How can we make doctoral candidacy/comprehensive/qualifying exams kinder for students? SoTL-based papers on doctoral exam processes that are compassionate, innovative, learner-centred, non-traditional, and aligned with learning outcomes. 250-word abstract, short bio.
Proposals are now being accepted for the Association for the Study of Literature and Environment (ASLE) permanent panel at the Rocky Mountain Modern Languages Association (RMMLA) annual convention. This year’s conference will take place October 8–10 in Boulder, Colorado. Proposals on any topic related to ecocriticism and the environmental arts and humanities are welcome, including pedagogical papers. Proposals of 250–300 words should be sent to Lowell Wyse at Lowell.Wyse@gmail.com by March 31, 2020.
Resources for American Literary Study, the leading journal of archival and bibliographical scholarship in American literature, is inviting submissions for 2020. Covering all periods of American literature, RALS welcomes both traditional and digital approaches to archival and bibliographical analysis. The journal also welcomes pedagogically focused submissions examining archival study in the classroom. Due to the nature of the journal, there is no minimum or maximum length for submissions, and we encourage innovative projects and approaches that will serve as resources for the field.
The Midwest Modern Language Association’s 2020 conference theme is “Cultures of Collectivity.” The conference will take place November 5-8 in Milwaukee, Wisconsin.
The Writing Across the Curriculum permanent session will explore this theme by considering how writing pedagogy can encourage students to make connections between their sense of self and the community at large. Academia is rarely limited to the space of the classroom. Often lines between the individual student, the university space, and the local community blur to facilitate a deeper engagement with learning.
Topics might include, but are not limited to:
This panel, sponsored by the College English Association, explores how the concept of alienation can be applied to a field in which it has not received very much attention: composition pedagogy. Generally meaning an undesirable separation between self and world (i.e., other human beings, nature, and social roles, norms, and institutions), alienation has been analyzed in various contexts by philosophers, psychologists, sociologists, theologians, and critical theorists. While it came to be viewed as problematic and outmoded with the rise of postmodernism, the concept is far from obsolete today. On the contrary, alienation remains both a widely experienced psychosocial issue and a vital theoretical and diagnostic tool.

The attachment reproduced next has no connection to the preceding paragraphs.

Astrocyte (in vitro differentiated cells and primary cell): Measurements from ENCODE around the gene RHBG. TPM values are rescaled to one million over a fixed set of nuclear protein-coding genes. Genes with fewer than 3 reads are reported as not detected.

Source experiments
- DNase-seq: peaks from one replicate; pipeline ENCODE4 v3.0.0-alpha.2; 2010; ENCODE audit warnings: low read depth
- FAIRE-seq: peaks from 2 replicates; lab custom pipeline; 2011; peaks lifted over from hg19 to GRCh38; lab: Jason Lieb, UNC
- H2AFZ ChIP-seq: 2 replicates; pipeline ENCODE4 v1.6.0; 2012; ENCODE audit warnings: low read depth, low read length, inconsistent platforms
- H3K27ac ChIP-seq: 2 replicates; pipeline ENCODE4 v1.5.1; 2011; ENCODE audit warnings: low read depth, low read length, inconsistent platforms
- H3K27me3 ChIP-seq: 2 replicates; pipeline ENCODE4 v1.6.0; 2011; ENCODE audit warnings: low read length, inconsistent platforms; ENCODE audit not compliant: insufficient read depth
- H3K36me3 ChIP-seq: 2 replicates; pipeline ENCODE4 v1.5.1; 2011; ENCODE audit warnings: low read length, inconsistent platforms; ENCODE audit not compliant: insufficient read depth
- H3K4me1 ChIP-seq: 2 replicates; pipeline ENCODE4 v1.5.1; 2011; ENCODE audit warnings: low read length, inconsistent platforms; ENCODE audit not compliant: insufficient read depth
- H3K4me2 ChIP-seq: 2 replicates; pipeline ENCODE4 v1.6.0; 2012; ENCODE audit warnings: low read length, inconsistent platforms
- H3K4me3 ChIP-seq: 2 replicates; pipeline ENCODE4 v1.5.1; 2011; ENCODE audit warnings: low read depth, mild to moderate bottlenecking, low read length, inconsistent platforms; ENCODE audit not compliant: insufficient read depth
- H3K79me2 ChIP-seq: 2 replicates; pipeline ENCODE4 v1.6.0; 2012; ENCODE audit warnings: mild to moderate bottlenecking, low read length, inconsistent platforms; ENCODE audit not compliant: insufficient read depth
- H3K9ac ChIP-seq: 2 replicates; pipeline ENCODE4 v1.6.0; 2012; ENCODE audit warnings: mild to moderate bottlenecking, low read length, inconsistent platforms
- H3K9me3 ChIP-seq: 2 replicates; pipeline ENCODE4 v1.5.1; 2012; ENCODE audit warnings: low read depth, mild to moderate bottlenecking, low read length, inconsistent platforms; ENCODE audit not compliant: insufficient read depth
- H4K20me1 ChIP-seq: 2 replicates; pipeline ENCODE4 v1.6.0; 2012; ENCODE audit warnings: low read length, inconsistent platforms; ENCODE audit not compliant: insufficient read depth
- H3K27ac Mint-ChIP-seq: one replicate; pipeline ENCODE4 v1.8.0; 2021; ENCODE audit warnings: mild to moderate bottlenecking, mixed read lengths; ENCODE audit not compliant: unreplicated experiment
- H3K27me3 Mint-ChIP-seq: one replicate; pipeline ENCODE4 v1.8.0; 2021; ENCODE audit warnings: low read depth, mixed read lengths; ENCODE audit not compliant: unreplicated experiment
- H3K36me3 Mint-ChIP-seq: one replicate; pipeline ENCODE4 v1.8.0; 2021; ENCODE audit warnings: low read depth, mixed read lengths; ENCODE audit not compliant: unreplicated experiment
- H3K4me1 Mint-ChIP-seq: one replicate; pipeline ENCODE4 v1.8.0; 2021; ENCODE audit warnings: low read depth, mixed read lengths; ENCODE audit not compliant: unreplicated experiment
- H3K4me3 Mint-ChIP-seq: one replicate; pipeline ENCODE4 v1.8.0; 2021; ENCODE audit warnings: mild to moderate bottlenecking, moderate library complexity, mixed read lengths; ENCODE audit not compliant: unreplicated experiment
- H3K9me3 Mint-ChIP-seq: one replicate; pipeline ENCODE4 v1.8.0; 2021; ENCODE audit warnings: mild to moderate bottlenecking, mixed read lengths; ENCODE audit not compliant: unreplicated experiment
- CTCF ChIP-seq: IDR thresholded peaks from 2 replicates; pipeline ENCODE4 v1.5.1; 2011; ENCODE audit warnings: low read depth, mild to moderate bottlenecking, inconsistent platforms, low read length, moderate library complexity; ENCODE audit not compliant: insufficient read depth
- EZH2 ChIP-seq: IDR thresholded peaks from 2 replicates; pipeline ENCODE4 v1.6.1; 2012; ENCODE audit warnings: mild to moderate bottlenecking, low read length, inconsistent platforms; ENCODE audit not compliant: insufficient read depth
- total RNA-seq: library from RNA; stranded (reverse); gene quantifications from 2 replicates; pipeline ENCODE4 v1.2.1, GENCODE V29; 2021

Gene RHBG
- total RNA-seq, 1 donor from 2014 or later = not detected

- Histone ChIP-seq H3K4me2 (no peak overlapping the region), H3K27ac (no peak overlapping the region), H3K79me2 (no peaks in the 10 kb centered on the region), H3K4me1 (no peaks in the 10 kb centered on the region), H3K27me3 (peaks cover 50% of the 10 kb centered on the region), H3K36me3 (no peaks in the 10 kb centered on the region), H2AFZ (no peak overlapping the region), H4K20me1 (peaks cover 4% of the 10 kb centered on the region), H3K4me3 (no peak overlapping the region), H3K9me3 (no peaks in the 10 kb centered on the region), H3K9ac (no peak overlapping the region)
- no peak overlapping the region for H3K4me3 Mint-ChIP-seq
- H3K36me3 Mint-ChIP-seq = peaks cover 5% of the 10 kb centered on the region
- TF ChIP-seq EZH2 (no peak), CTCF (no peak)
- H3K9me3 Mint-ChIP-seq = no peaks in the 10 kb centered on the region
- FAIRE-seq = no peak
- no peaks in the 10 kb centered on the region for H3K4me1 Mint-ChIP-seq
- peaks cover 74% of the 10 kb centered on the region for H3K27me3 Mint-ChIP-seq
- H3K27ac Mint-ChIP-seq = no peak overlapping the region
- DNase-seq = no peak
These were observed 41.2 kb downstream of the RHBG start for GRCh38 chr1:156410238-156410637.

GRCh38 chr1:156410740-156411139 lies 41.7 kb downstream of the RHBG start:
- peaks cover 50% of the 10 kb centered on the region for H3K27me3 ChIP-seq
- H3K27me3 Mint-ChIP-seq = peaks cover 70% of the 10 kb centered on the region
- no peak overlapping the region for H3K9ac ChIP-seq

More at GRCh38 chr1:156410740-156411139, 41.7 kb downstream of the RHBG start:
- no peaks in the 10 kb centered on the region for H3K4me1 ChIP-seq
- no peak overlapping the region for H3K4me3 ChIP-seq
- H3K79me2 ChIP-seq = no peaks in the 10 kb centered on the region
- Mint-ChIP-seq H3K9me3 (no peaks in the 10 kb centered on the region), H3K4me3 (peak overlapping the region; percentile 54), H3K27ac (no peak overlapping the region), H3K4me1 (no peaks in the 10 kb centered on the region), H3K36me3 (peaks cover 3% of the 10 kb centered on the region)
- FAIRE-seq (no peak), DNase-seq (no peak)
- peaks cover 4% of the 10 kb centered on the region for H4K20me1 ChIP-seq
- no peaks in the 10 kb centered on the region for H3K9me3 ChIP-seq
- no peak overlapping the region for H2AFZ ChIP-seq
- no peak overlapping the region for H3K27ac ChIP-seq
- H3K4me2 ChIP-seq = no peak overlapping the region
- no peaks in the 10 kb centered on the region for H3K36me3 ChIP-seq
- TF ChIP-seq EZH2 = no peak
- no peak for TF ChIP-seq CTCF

CFP for Peace, Literature, and Pedagogy Panel
MMLA 2020, November 5-8, Milwaukee, WI
Abstract Deadline: May 31, 2020
General Conference Topic: “Cultures of Collectivity”
The Midwest Modern Language Association welcomes, especially but not exclusively, proposals dealing with any aspect of the theme “Cultures of Collectivity” for the 2020 conference. Please find a general description of this theme here:
CONFERENCE POSTPONED TO SEPTEMBER 2021
Considering the recent global events, we have unfortunately decided to postpone the conference (originally scheduled for September 25-26, 2020) to a further date. The safety of our speakers, staff, and academic cohort has been the decisive argument in this matter.
We will announce a new date as soon as possible, but the most likely period is the second half of September 2021.
CALL FOR PAPERS
Stanley Cavell: A Retrospective
Vita-Salute San Raffaele University
Milan, September 25th - 26th
DEADLINE EXTENDED - NOW MARCH 18, 2020. This panel pursues MSA's conference theme this year, "Streets," by discussing "Street Smarts."
Modernism has its smart sets, not just Mencken’s but in Stein’s salons and Woolf’s Bloomsbury, and in the serious philosophical engagements (and antipathies) of T.S. Eliot, Dora Marsden, Samuel Beckett, and others. But how do “street-smarts” inform conversations about modernism’s epistemological and intellectual positions? How do the streets, with their marginal figures and spaces, refine critical views of what counts as knowing? How do the streets re-orient epistemology with a phenomenology of everyday things?